Business Risk Assessment and the New Normal

It has been over a year since the COVID-19 pandemic became real in many of our lives. This past year has seen many businesses forced to make quick and short-term decisions for survival such as staffing levels, safety protocols, remote work arrangements, and navigation of government aid. As we have all adjusted to the “new normal”, now is an opportunity to pivot back to forward looking decision making. For many businesses, the pandemic has brought new risks to light that need to be evaluated.

1)  Re-evaluate where your risks are.

If your firm has an existing risk assessment, spend time analyzing it and evaluate where things have changed since the beginning of 2020. For example, do you now have employees working from home on a regular basis? There are many things to consider in this situation, such as,

•  Does a remote work policy exist to clearly outline the expectations of the employee and employer?

o   Are employees using wireless access at home?

o   Is wireless access secure?

o   Does management verify wireless is secure at employee’s house?

•  Are employees following cybersecurity best practices?

•  Are mobile devices secure?

•  Does your business liability insurance cover remote employees properly?

Sit down and think through all the operational and financial changes that 2020 brought to your business. If something is new or different, there are likely risks that need to be addressed and mitigated.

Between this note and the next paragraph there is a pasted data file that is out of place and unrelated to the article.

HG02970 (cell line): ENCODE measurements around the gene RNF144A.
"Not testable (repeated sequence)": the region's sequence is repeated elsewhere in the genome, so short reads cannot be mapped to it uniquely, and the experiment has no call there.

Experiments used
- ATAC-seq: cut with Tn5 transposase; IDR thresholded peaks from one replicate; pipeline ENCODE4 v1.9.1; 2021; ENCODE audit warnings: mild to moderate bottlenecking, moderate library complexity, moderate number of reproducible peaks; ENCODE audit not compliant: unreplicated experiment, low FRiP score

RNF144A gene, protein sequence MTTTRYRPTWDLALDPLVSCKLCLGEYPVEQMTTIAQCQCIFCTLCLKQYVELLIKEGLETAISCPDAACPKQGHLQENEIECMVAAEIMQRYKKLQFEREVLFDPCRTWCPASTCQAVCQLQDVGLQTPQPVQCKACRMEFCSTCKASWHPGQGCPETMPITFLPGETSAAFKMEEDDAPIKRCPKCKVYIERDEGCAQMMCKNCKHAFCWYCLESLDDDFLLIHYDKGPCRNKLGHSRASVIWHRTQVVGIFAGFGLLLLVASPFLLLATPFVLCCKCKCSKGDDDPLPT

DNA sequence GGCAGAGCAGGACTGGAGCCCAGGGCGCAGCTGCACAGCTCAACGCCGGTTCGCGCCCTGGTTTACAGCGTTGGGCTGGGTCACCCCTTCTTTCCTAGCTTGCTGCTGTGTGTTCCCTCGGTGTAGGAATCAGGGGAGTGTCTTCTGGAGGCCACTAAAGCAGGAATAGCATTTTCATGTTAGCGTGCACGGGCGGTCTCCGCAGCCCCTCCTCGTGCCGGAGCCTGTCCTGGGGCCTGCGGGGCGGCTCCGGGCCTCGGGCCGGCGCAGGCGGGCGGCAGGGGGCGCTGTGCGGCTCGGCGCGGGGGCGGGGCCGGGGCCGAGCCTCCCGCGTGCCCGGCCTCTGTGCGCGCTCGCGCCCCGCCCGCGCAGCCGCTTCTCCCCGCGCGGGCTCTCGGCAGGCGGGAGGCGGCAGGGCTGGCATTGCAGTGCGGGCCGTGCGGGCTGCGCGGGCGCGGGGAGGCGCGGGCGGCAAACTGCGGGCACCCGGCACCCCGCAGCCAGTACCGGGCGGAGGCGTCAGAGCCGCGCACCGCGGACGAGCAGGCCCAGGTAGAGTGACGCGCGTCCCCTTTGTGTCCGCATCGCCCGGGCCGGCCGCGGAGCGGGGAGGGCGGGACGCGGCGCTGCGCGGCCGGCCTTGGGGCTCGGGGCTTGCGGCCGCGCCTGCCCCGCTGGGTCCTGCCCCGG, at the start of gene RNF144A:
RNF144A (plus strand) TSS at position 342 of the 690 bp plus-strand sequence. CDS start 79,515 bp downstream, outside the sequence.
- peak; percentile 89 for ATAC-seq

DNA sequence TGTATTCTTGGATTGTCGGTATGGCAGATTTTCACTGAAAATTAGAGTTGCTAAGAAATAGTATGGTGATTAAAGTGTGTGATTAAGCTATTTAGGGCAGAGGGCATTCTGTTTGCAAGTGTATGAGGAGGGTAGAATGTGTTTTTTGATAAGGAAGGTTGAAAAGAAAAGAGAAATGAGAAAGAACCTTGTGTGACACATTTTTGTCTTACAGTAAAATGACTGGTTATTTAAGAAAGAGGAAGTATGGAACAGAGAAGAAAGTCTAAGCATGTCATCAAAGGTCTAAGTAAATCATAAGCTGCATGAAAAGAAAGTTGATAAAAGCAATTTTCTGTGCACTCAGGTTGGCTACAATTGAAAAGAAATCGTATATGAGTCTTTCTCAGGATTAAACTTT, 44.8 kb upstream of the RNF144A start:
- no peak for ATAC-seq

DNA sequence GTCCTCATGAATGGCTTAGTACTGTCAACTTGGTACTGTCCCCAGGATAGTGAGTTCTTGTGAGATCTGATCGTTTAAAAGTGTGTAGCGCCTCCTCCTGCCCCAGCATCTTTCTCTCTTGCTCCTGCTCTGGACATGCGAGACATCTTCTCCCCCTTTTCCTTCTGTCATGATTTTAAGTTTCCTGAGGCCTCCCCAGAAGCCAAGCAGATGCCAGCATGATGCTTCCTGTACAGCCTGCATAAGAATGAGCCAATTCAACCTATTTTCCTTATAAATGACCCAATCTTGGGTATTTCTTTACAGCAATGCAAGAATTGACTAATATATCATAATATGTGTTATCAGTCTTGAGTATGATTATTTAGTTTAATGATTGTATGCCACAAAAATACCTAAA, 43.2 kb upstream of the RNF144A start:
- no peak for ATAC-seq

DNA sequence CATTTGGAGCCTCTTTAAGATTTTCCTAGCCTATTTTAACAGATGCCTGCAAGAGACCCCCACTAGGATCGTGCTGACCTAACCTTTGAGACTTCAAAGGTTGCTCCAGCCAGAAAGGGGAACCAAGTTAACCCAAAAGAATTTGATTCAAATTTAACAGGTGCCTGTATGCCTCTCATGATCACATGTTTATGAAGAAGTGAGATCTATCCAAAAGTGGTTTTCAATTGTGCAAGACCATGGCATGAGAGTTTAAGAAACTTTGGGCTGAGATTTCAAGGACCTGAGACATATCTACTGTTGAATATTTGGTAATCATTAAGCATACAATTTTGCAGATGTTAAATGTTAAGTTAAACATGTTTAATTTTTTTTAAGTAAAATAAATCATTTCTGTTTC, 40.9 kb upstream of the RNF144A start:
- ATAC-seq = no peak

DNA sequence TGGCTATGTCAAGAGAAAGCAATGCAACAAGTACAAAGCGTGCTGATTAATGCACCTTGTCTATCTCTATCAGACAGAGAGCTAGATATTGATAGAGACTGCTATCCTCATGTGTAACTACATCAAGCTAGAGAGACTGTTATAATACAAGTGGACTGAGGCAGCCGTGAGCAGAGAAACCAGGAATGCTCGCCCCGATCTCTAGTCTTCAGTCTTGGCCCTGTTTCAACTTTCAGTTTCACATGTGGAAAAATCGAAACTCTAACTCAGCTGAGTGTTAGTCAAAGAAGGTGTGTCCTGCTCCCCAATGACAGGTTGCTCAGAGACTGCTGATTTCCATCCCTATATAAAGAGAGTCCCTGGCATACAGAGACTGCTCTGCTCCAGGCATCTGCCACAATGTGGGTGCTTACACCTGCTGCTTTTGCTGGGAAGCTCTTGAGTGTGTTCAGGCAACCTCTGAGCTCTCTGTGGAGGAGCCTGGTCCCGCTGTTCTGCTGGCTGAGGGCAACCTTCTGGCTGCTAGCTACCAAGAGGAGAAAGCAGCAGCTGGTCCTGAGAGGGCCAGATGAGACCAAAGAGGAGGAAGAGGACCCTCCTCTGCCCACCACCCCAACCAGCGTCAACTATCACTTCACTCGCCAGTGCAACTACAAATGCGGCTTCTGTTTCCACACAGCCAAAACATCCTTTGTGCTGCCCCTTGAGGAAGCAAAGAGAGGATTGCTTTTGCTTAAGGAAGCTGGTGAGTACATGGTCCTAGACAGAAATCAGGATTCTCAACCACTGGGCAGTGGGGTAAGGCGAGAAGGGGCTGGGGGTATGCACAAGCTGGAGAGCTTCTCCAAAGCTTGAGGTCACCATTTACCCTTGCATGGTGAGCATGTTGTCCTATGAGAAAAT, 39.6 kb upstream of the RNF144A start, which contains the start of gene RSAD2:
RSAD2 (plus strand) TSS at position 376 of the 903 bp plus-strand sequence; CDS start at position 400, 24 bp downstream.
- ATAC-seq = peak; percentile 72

2)  Segregation of duties

Segregation of duties is one of the best controls a business can use to detect and prevent fraud. If your business had to quickly pivot to a virtual environment, evaluate new processes and make sure dual control still exists in your systems. Management may have been given more discretion in the past year to make quick decisions and get through the crises, but that situation should not continue indefinitely. As a rule, the authorization of transactions, recording of transactions, and custody of assets should be separated to prevent fraudulent activity.

3)  Safeguarding of assets

The first question to ask is, where are my assets? The pandemic may have changed this significantly. For example, assets that used to be at a central office or warehouse may now be at employee homes, vendor locations, or online (don’t forget the data your company has is a valuable off-balance sheet asset). Evaluate asset tracking tools, security systems, and cybersecurity for any holes that may exist in the security of your assets.

4)  Vendor management

The transition to remote work and virtual communication likely brought new vendors into the orbit of your business. While these vendors may have helped through challenging times, it is now important to evaluate risks that vendors may pose to your business. For example,

•  Is the vendor financially stable to provide continued service?

•  How much access do they have to your data?

•  Are their internal controls adequate to protect your business processes?

•  Do they have SOC1 internal control audits and does your business review them for weaknesses?

As we’ve seen with the recent SolarWinds hack, vendor vulnerabilities can cause problems for your business, so proper due diligence is vital to your success.

If you have concerns about internal control, cybersecurity, or business continuity, please contact your Whitlock Advisor.


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